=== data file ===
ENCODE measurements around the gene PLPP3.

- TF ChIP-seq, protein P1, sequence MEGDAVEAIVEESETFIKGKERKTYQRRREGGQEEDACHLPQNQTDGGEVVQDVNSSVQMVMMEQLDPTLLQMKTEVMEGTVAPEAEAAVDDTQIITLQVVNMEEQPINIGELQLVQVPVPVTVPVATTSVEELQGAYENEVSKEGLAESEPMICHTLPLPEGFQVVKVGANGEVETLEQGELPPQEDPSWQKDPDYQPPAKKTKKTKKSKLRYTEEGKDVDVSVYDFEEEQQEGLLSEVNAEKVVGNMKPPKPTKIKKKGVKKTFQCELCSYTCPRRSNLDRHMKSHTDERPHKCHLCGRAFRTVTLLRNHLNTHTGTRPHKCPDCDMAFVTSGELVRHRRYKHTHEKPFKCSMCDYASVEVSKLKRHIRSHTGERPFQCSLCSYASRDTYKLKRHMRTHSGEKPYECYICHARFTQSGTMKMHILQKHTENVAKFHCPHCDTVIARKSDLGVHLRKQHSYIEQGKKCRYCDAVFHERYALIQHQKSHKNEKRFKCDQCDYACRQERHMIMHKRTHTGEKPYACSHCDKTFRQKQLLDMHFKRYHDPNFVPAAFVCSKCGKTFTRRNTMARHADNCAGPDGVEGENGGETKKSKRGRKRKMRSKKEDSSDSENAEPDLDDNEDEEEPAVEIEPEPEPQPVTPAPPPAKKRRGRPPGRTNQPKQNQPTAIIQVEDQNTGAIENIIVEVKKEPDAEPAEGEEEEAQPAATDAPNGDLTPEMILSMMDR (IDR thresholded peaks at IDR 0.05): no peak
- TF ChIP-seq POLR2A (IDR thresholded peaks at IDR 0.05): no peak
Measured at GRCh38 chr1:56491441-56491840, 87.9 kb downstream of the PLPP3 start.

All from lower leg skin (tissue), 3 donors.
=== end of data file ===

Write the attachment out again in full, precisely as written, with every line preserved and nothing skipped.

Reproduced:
ENCODE measurements around the gene PLPP3.

- TF ChIP-seq, protein P1, sequence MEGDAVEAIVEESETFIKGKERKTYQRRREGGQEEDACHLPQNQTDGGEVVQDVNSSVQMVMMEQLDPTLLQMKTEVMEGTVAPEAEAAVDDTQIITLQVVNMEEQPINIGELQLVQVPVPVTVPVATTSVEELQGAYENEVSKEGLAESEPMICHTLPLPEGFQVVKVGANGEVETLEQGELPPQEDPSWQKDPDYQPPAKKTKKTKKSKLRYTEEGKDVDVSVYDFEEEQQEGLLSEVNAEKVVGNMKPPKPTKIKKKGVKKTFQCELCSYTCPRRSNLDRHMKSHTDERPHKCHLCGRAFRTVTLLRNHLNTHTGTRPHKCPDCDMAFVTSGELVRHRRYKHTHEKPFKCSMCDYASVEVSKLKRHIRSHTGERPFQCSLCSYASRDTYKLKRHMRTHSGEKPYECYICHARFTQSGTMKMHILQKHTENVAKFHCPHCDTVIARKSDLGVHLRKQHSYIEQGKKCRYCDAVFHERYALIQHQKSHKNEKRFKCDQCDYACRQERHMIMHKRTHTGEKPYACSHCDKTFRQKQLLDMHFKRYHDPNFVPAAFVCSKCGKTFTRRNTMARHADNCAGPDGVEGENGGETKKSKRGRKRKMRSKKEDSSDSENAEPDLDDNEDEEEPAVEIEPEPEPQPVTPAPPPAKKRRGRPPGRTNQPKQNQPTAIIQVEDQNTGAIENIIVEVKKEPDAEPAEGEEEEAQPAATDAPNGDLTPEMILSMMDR (IDR thresholded peaks at IDR 0.05): no peak
- TF ChIP-seq POLR2A (IDR thresholded peaks at IDR 0.05): no peak
Measured at GRCh38 chr1:56491441-56491840, 87.9 kb downstream of the PLPP3 start.

All from lower leg skin (tissue), 3 donors.